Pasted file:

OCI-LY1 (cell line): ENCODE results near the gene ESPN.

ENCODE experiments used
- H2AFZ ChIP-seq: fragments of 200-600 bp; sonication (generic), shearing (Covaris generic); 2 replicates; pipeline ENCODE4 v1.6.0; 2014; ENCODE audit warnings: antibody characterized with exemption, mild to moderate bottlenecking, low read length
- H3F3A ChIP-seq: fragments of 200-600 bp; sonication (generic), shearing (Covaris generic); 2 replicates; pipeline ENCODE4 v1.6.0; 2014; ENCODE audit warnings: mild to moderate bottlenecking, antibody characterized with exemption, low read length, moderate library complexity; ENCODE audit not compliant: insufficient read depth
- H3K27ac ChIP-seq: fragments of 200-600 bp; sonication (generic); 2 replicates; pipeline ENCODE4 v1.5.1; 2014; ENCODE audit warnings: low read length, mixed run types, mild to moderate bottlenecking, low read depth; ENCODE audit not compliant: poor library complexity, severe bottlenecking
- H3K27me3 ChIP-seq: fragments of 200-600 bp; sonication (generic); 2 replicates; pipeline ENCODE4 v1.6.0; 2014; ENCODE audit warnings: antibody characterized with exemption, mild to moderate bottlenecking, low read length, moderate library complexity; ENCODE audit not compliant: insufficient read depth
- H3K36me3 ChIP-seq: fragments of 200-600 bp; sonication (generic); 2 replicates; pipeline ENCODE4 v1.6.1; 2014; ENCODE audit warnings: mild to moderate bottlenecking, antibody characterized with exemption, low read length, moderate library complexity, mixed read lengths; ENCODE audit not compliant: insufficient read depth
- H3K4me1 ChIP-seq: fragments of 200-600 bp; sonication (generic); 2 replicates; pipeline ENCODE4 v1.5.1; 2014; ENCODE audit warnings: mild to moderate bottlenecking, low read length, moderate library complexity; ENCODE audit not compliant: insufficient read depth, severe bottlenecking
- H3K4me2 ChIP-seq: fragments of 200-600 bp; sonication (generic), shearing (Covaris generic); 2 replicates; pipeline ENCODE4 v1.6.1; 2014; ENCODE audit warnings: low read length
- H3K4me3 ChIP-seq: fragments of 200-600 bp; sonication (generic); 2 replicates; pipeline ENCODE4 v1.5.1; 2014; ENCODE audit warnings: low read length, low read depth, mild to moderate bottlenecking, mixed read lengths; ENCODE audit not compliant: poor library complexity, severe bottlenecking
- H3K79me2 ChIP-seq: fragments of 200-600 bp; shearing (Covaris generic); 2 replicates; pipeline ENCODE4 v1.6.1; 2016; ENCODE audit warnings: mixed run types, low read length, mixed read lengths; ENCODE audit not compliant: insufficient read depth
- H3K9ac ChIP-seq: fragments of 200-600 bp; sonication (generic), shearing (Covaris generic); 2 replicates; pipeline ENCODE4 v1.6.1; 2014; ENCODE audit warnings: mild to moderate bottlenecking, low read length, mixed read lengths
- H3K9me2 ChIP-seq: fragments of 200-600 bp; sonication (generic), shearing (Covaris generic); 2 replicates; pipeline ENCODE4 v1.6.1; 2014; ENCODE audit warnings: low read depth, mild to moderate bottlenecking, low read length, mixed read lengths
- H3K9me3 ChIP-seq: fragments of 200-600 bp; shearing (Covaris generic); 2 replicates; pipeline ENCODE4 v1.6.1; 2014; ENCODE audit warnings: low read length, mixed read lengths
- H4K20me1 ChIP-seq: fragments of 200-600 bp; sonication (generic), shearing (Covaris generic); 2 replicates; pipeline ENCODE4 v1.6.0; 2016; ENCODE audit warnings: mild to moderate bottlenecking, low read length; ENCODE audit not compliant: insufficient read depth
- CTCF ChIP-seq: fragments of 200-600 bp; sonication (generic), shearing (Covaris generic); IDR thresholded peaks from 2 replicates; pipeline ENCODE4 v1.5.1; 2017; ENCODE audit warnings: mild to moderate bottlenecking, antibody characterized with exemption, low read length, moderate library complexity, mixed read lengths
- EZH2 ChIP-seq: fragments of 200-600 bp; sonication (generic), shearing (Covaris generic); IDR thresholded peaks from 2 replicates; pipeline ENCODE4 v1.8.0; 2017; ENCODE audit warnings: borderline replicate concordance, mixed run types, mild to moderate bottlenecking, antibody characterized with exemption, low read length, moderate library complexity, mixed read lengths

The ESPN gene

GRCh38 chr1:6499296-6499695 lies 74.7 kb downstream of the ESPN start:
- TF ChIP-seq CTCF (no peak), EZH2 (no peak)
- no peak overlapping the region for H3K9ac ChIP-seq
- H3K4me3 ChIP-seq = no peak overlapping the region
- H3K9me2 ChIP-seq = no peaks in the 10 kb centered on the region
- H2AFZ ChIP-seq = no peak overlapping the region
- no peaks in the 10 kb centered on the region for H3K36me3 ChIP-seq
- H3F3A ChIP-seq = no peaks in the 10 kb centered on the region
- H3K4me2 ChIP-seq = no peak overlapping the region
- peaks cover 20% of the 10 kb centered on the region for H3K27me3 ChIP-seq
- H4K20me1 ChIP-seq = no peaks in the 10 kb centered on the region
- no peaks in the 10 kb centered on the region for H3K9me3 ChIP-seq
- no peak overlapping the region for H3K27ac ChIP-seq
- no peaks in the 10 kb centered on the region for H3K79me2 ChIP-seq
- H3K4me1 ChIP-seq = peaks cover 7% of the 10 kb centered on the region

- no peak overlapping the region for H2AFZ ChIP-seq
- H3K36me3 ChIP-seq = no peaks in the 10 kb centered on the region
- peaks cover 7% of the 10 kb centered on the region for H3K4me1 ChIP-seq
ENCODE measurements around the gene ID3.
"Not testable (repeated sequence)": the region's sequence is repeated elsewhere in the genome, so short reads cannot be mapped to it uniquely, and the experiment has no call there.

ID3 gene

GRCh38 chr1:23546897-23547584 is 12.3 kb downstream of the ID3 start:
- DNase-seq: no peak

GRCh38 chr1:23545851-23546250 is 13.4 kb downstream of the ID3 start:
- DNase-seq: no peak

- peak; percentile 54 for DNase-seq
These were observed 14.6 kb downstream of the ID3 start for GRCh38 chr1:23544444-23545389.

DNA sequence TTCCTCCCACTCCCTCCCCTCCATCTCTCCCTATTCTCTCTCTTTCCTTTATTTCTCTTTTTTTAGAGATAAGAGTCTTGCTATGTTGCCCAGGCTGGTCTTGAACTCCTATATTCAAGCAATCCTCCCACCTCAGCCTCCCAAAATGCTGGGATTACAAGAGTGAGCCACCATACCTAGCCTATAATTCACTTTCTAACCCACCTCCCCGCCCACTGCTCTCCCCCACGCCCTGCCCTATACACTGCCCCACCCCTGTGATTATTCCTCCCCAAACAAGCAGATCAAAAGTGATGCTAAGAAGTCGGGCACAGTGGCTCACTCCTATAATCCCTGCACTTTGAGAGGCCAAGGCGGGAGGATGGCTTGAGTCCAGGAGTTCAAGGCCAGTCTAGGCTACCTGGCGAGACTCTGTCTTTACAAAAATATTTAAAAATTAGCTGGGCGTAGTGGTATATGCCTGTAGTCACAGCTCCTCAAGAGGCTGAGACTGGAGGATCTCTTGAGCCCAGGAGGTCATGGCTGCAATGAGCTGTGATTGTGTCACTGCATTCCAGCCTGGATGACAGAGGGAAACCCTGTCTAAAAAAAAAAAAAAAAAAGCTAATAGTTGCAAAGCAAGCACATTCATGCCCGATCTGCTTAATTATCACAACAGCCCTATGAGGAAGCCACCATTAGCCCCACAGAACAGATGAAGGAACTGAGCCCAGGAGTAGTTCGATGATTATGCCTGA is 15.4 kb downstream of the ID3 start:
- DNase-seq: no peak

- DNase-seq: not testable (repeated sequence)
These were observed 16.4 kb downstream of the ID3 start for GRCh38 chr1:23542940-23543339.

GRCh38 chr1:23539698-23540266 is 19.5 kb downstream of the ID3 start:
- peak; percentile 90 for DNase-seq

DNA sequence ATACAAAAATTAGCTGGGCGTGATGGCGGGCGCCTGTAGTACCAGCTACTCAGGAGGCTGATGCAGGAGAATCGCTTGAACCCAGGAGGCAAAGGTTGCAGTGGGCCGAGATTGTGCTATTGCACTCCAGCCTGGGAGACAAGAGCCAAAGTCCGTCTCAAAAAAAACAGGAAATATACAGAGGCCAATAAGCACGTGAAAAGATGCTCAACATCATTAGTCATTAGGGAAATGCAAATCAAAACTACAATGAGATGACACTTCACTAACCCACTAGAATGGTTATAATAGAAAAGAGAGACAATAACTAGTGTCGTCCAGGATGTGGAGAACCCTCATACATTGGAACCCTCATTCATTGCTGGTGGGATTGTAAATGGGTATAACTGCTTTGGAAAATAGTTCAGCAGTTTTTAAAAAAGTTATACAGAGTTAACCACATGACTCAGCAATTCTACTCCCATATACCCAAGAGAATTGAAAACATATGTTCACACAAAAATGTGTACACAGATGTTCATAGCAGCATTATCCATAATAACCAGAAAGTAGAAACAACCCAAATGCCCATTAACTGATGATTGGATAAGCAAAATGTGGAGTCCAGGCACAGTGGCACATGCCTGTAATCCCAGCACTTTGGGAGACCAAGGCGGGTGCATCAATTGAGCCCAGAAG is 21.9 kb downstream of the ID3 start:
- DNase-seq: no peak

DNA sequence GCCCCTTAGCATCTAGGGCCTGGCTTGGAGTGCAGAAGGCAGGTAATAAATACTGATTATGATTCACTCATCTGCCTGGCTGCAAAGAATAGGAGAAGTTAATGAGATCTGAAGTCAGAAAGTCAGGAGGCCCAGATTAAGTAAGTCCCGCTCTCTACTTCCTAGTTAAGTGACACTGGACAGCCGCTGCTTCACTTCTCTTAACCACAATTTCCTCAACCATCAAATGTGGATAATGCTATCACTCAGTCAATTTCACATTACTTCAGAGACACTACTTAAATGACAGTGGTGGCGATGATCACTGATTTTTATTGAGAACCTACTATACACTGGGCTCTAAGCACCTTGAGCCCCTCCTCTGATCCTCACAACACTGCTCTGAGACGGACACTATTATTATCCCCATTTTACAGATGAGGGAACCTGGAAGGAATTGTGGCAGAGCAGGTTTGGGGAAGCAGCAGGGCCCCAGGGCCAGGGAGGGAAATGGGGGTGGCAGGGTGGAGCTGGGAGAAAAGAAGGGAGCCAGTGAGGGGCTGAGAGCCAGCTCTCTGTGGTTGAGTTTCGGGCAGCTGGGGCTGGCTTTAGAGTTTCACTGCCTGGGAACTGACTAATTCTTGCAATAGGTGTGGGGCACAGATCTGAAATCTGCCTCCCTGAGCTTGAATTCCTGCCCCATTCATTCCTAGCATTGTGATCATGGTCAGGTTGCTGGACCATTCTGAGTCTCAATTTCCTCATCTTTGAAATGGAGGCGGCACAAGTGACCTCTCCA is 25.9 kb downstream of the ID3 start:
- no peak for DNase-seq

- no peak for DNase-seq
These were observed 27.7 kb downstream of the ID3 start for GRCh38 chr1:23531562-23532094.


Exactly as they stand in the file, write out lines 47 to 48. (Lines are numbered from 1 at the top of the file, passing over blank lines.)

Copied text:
- DNase-seq: no peak

- DNase-seq: not testable (repeated sequence)